Make sure all you hives are free of pests and diseases so you do not risk transferring them to a weaker colony.

Rotate some brood frames

Rotation refers to the replacement of a few brood frames with new and empty ones. This way, the bees can draw new comb and the queen can lay in fresher foundation. Brood frame rotation is also important for securing the strength and wellbeing of bees over generations.

Harvest the honey

Harvesting honey is a relatively simple and straightforward method to clearing up space for your bees. You can process it for personal consumption or try and make a profit. Make sure you leave enough for the bees.

Install a young queen

If you introduce a young queen to the colony before the height of the summer season, it may increase your chances of keeping the hive together for the next spring. Beekeepers have observed that queens emerging from their first winter seem to be less likely to swarm; but this is not a hard and fast rule. Colonies with older queens won't necessarily swarm. On the flip side of the coin, young nucs and packages have also been knnown to swarm.

This could be something you could try when you have more experience with beekeeping. Prioritize getting to know the bees' rigid schedule and observing the wellbeing of the queen.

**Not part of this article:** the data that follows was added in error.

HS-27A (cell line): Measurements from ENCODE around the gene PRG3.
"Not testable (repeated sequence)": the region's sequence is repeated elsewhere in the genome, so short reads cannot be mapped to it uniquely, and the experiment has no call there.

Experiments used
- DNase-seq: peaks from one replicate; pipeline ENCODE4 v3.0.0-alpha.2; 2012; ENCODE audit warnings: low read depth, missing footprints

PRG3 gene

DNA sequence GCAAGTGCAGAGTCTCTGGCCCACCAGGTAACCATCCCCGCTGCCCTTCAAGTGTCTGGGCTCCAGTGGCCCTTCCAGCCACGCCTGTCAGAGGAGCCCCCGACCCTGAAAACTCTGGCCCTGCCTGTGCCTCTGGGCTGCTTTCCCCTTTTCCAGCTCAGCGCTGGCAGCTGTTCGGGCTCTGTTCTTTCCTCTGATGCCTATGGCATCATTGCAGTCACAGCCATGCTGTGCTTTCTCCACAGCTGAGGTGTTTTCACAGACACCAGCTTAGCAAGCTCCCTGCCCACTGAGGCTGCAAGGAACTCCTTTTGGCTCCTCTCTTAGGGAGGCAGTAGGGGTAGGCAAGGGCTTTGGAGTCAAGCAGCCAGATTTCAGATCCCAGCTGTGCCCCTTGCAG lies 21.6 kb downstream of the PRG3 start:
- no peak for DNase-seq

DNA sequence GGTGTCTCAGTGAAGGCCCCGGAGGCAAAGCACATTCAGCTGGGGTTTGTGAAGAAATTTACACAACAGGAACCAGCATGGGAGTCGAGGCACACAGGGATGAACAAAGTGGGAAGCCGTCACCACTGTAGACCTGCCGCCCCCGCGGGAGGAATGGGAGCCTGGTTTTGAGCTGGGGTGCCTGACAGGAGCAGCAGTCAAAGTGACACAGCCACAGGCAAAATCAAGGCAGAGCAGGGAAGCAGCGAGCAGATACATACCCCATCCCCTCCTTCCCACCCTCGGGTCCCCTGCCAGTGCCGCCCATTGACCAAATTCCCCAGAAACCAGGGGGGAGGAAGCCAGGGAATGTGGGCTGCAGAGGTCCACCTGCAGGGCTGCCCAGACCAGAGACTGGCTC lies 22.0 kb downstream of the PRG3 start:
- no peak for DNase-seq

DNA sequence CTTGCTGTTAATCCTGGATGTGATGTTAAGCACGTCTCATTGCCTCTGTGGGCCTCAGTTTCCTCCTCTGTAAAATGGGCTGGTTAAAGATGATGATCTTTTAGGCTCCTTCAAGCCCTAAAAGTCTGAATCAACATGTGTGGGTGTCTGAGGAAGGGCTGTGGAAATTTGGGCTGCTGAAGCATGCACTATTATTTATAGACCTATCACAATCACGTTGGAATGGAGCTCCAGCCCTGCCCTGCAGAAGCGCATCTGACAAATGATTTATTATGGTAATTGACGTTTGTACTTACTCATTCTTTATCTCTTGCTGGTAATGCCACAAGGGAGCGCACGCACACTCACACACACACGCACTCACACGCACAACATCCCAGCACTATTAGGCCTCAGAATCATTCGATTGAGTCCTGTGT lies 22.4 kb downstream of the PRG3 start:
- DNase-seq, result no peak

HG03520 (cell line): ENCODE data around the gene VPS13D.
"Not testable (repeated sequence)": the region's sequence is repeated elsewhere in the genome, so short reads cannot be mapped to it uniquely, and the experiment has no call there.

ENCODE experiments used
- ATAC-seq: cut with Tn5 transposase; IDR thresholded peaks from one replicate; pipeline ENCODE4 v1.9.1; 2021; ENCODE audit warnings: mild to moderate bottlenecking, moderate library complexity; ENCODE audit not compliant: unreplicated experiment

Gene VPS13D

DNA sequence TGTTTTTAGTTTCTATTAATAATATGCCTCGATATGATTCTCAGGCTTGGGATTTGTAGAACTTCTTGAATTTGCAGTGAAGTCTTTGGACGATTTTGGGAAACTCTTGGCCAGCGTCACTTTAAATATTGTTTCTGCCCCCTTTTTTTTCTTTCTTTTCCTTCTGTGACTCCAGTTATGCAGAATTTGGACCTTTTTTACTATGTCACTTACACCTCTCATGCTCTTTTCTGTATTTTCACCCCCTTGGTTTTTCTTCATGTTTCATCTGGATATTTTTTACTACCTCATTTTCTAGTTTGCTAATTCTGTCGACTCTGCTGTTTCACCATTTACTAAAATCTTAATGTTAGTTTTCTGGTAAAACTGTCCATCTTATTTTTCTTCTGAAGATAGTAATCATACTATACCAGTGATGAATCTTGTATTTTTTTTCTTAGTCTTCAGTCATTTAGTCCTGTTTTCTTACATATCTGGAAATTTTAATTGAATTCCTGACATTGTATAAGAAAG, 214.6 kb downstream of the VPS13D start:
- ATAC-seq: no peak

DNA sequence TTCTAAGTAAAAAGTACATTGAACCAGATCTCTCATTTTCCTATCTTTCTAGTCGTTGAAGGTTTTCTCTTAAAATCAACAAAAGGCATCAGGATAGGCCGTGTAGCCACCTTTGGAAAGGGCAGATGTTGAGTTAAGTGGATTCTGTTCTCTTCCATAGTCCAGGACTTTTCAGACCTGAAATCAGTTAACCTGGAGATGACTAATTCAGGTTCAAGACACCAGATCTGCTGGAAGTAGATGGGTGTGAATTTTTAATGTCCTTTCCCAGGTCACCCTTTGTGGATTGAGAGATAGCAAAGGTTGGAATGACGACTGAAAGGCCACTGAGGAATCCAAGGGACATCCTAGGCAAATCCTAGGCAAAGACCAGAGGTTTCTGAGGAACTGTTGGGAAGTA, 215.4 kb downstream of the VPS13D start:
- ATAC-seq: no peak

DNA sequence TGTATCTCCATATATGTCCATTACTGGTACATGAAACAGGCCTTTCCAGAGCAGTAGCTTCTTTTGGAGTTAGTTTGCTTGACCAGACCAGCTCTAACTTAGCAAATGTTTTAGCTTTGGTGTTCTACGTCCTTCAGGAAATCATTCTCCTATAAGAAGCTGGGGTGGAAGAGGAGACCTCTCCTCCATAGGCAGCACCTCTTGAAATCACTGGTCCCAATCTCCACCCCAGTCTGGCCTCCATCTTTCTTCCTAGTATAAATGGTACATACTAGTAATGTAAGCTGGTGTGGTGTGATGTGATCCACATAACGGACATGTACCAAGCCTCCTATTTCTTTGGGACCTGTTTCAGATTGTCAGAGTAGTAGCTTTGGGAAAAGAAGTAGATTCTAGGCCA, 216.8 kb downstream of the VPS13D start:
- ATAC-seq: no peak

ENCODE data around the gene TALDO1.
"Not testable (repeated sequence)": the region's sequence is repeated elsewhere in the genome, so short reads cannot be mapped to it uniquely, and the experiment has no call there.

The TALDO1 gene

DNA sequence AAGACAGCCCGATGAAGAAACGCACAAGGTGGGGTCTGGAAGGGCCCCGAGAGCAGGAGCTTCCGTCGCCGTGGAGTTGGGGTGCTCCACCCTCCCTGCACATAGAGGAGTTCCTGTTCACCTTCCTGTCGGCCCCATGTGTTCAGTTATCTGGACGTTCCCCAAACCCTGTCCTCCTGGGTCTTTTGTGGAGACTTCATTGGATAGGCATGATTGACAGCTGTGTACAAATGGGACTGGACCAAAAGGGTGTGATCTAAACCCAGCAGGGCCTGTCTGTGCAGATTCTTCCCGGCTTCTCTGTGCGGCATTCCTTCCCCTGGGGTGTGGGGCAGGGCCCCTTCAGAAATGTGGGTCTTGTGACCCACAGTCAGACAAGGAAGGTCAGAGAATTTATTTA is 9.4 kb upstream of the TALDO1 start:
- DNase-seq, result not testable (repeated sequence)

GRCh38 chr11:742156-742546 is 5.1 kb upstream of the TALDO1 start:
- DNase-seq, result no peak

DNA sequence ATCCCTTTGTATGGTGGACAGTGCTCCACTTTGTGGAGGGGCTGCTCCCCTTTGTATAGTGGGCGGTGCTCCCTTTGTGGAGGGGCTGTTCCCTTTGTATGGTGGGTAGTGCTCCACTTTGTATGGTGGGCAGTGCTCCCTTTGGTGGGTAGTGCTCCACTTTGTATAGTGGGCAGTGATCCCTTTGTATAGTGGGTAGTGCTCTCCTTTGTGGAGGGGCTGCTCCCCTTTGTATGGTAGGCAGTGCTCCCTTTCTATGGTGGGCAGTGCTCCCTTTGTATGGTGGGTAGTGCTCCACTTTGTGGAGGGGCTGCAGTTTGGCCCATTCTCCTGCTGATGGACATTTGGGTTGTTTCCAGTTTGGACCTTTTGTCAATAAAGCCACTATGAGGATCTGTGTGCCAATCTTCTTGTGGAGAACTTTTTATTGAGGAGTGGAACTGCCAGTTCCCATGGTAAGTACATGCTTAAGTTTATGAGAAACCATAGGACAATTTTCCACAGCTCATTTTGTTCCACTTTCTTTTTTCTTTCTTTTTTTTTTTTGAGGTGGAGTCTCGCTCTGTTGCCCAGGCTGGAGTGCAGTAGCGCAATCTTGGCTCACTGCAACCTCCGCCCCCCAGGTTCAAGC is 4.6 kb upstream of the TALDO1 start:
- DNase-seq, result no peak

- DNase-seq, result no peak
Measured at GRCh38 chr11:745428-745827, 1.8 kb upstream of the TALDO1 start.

Split the colony and beat them to it

Swarming is a natural part of a bees' life. However, it is possible for an experienced beekeeper to intervene if they feel that their help would better facilitate the process of creating two separate colonies. This process is called "splitting" the colony.

You can start preparing to split a hive once it has mated queens, or you notice enough drones in the area who can mate with the new queens. Any old hives that have been cleaned and sterilized will be perfect for the split.

What Won't Stop Bees From Swarming

Cutting out the queen cells

Your workers will simply prepare replacement cells for the queen laying in them once they realize they need new ones. It is also unlikely that you can find all the queen cells in the first place, because the bees often tuck away maturing queen cells in the crevices of their hive frames.

Placing a queen excluder inside the hive

When a colony is about to swarm, the queen prepares by losing weight so she can fly with her nestmates. As a result, she may be able to fit through a queen excluder.

Why is There a Swarm Just Clustered Outside My Yard?

Swarming bees will fly around for a short period of time before settling on a branch, shrub, bush, or other inanimate object. They'll stay stationery anytime between an hour to a few days, depending on the weather and the time their scouting bees need to find a new nest site. The colony is huddled close together to keep the queen safe and cool.

If you have not intervened in the swarm and they find another object on their own, like a hollow tree trunk, then they will break up the cluster and start making their way there.

While this may be an imposing sight, swarming bees are usually docile. They stuff their stomachs with all the honey they can take before they swarm, which reduces their ability to sting. And since they don't have offspring or food stores nearby to defend, they are less likely to get provoked.

Are Bees the Only Insects That Swarm?

Plenty of insects swarm for their own reasons. They may be migrating to find new homes or warmer regions, defending themselves against a bigger predator, or reproducing with other colonies. It's a natural part of insect behavior, particularly flying insects, that is not exclusive to honeybees.